This book was an easy read and was very funny.
Pekin Dad
Book has pretty useful and humorous advice to prepare you for baby.
kristytoxic
Loved reading this book, I had a lot of laughs while reading it.
Andy

Most Helpful Customer Reviews

28 of 30 people found the following review helpful By BHoP on February 13, 2007
Format: Paperback
This is a quick funny read; perfect for the new dad with little time. Mr. Mactavish has done an outstanding job of conveying the feelings and fears of new dads from personal experience. The book,however, is meant to 1)reassure the new dad that we've all been there and 2) give insights into certain events that are yet to come (Particularly liked the circumcision description-OUCH!). Take the negative comments about this book with a grain of salt. It's humor, not a guide on new parenting. Highly recommended.
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25 of 27 people found the following review helpful By Michael Klynstra on December 31, 2012
Format: Kindle Edition Verified Purchase
This is dude-to-dude advice. It has a "you got your lady knocked up / say goodbye to Monday night football" kind of tone. I suppose in retrospect, it could be expected with the "Man-to-Man Advice" in the title.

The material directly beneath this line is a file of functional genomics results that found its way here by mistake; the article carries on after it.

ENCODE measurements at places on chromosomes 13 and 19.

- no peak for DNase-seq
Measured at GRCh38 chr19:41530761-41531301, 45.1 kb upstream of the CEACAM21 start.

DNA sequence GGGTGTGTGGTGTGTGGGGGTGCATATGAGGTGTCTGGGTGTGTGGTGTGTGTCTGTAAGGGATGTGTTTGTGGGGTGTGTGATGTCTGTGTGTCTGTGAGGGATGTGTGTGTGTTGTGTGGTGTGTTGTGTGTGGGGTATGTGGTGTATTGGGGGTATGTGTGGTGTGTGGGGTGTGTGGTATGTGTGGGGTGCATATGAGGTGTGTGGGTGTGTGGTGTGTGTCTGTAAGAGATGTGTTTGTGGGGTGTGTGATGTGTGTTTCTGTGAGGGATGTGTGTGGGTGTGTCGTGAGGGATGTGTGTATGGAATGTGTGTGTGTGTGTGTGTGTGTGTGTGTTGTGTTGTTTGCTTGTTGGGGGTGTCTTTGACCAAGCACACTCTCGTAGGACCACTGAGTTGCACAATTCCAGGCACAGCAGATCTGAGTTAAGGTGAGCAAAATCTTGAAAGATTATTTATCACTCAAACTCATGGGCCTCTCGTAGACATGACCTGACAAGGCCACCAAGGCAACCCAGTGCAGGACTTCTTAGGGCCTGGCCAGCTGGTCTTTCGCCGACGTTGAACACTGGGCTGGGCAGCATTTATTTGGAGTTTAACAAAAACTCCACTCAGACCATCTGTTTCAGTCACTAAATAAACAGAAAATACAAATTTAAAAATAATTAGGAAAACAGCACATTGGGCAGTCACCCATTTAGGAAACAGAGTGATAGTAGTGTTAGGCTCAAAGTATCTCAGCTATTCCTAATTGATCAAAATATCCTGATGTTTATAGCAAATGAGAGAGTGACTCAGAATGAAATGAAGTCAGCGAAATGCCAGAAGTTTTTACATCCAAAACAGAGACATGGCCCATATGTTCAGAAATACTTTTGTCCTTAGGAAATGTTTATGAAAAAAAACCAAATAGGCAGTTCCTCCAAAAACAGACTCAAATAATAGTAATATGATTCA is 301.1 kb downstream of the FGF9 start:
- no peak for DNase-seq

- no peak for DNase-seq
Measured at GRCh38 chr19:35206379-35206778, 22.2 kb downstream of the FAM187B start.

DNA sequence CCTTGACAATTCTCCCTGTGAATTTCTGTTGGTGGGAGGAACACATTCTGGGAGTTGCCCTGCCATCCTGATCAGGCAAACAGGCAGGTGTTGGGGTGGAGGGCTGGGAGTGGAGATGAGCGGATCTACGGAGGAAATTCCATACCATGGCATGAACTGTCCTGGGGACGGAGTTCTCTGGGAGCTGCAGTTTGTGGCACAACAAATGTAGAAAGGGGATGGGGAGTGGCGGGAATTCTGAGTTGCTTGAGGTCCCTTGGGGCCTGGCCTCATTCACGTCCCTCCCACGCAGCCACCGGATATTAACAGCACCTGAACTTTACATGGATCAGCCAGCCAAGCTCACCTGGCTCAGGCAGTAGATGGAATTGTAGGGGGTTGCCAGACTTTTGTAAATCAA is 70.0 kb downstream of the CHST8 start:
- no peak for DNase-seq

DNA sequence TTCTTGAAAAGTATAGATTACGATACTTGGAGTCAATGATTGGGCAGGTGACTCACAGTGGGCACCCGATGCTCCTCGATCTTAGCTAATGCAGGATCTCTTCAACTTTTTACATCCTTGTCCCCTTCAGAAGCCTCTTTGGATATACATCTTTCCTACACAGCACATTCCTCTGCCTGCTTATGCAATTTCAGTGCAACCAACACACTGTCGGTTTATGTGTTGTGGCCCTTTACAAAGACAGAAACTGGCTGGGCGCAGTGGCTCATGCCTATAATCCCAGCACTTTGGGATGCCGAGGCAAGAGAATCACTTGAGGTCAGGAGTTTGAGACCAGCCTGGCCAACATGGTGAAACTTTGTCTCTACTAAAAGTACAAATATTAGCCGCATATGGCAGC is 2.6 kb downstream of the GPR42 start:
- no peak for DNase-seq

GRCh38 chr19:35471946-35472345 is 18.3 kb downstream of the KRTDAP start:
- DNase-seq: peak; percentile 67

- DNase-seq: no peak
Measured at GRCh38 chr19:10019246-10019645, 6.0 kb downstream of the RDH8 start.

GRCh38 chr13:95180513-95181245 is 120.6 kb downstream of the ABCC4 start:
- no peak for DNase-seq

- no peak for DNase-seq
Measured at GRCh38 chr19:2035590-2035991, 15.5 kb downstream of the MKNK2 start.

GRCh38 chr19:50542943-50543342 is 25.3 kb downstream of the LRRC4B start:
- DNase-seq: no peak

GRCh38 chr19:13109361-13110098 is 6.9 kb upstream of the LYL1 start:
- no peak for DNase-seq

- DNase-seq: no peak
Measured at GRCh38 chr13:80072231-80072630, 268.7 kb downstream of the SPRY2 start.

I did't need to be reaffirmed of my "dudeness," I just wanted to read up on some tips to be the best dad I can be. The content may have been there, but I couldn't get past the cartoon of a tone of the writer.

If you're a dude freaking out over being a dad, this could be a good book for you.
If you're a man who wants to get some facts a dad-to-be should know without cutesy quips, check out "The Expectant Father: Facts, Tips, and Advice for Dads-to-Be"
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25 of 29 people found the following review helpful By Marvin Ross on January 5, 2009
Format: Paperback
I find it very heartening that more and more fathers are taking an interest in parenting. When my wife became pregnant in the late 1970's, it was very rare for fathers to be involved and it was discouraged by many obstetricians. I was only allowed into the birth room at the very last moment and kept well away from the "action". My own involvement resulted in doing two books on fathers (long out of print and now irrelevant).